While research continues to inform us about the dark side of global production, the difficulties in tackling issues like forced labour and climate change remain. In this piece, Michael Bloomfield of the University of Bath’s Department of Social & Policy Sciences, and Genevieve LeBaron of Sheffield University, argue that while the UK’s Modern Slavery Act has been a promising first step in tackling forced labour in the supply chain, much more needs to be done to strengthen the Act and bring about real change.
Due to the globe-spanning nature of commodity supply chains, the multiple tiers of subcontracting that takes place within them, and the opacity of business transactions along them, global business operations have proven difficult to regulate. Various top-down approaches have been launched in an attempt to meet these challenges. Increasingly corporations have been subjected to the expectation that they should voluntarily disclose their accounts and actions throughout their operations to demonstrate that they are not directly or indirectly supporting nefarious business practices.
And governments have been increasingly interested in legislating such disclosure from companies operating within their jurisdictions, even when many of their operations take place outside of it. The UK was the first to do it. While the central focus of the 2015 UK Modern Slavery Act was strengthening government systems to detect and address modern slavery within the UK, an important clause (Section 54) seeks to address forced labour, slavery, and human trafficking within the global supply chains of UK companies.
The ‘Transparency in Supply Chains Clause’ applies to all ‘commercial organisations’ with an annual turnover of £36 million or more, requiring them to prepare a slavery and human trafficking statement for each financial year. The terms of the statement are loosely defined: company statements need to outline what steps the company has taken to ensure its supply chains are free of forced labour and slavery-like conditions. The statement must appear prominently on its website and be signed off by upper management. Although promising, there remains significant room for improvement. And the time to address these shortcomings is now. Other governments are considering similar legislation and the UK Modern Slavery Act is currently undergoing a thorough review.
We recently wrote a short article for E-International Relations on the current state of the Act with some suggestions to strengthen it. In line with the empirical evidence to date, we argue that there are two glaring shortcomings with the Act:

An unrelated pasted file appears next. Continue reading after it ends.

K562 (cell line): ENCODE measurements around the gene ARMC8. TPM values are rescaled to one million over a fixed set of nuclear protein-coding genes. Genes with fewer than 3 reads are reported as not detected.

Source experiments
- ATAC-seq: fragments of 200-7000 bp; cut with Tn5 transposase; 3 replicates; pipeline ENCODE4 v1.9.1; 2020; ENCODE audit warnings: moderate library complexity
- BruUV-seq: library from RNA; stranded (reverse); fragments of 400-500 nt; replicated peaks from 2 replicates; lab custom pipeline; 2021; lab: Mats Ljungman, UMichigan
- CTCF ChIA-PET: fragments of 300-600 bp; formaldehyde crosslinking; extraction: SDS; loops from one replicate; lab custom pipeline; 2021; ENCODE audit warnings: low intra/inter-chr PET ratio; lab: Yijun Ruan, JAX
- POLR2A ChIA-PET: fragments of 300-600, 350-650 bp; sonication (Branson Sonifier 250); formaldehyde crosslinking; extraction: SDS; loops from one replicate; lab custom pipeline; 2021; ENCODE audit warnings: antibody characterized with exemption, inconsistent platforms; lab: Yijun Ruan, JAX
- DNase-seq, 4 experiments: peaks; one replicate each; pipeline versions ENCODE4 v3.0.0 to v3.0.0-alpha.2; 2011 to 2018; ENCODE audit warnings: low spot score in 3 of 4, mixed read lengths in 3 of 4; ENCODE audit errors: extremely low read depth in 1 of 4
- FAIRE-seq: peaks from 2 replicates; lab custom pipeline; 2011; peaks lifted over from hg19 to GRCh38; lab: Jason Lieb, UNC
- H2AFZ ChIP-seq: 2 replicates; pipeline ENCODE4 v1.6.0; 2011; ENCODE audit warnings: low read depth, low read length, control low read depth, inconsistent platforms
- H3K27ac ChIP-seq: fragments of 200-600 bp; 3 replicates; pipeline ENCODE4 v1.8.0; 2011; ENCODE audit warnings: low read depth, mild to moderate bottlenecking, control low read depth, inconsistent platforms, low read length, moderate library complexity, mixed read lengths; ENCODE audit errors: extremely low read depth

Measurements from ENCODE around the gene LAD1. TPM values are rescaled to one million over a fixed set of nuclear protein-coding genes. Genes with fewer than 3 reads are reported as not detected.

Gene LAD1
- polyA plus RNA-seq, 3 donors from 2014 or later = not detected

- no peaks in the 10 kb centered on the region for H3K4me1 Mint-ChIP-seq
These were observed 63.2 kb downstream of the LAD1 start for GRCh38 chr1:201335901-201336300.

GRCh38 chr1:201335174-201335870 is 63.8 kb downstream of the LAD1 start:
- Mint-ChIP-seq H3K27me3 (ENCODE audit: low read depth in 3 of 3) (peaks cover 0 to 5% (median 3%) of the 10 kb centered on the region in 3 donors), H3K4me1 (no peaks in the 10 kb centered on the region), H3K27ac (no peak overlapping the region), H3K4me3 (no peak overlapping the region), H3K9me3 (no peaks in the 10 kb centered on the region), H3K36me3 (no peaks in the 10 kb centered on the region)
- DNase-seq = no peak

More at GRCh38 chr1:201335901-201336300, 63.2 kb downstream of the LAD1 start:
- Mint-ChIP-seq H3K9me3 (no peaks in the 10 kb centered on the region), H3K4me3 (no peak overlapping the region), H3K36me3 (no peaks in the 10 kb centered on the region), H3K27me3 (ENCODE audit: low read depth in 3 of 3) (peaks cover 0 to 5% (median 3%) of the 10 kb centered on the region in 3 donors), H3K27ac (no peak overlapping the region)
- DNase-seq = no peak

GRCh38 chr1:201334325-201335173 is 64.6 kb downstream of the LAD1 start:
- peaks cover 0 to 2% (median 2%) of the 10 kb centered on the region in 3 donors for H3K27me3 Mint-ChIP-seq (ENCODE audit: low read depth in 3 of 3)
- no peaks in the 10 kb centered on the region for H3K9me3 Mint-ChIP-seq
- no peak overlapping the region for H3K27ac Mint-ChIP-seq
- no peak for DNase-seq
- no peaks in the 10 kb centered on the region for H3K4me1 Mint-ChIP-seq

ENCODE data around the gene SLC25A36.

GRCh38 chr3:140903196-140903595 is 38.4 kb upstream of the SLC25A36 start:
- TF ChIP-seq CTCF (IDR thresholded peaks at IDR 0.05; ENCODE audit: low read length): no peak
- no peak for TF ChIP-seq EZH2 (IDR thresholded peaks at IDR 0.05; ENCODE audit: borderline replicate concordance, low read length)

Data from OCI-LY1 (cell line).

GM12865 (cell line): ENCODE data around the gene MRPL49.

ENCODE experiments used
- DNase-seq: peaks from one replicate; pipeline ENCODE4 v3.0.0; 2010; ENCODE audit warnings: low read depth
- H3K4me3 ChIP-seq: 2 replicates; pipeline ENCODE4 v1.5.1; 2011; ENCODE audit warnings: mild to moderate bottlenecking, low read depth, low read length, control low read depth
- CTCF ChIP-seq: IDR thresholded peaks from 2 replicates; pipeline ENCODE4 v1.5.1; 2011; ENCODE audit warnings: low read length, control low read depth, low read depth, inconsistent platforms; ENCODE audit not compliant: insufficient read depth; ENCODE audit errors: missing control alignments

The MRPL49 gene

1) Nobody is checking whether companies are complying with the Act or not, and non-compliance carries no consequences. Civil society coalition CORE estimates that less than half of companies within the scope of the Act have published statements on the Modern Slavery Registry website. Of those published, many have been deemed to be of low quality. This is unsurprising as there are no enforcement mechanisms in place and little evidence that consumers are using them to inform their purchasing decisions.
2) The Act doesn’t require companies to report on the indicators that matter most when it comes to reducing the vulnerability of workers to forced labour in global supply chains.
Instead company statements tend to focus on their CSR commitments and the certifications they subscribe to. While such initiatives are welcome, there is little evidence either are especially effective at eradicating the most egregious forms of worker exploitation. Nor are companies reporting on the lower tiers of production where outsourcing is common and where research has shown that abuses are most likely to occur.
In our brief and open access article – The UK Modern Slavery Act: Transparency through Disclosure in Global Governance – we elaborate on the points above and, importantly, we offer a number of straightforward suggestions to increase the effectiveness of the Act in steering corporate responsibility for forced labour in supply chains.
Unless action is taken, there is a real risk that the serious exploitation of the estimated 24.9 million people experiencing forced labour will continue unabated. For them, changes cannot come soon enough.
Michael Bloomfield and Genevieve LeBaron are currently working with Andrew Crane, Director of the University of Bath’s Centre for Business, Organisations and Society , Laura Spence (Royal Holloway, University of London) and Vivek Soundararajan (University of Birmingham) on what is believed to be the first large scale academic research project exploring business relationships in the sub-tiers of global supply chains. The project has been funded by the British Academy in partnership with the UK Department for International Development as part of a major new programme on “Tackling Slavery, Human Trafficking and Child Labour in Modern Business.”
(This blog was originally published at Bath Business and Society blog)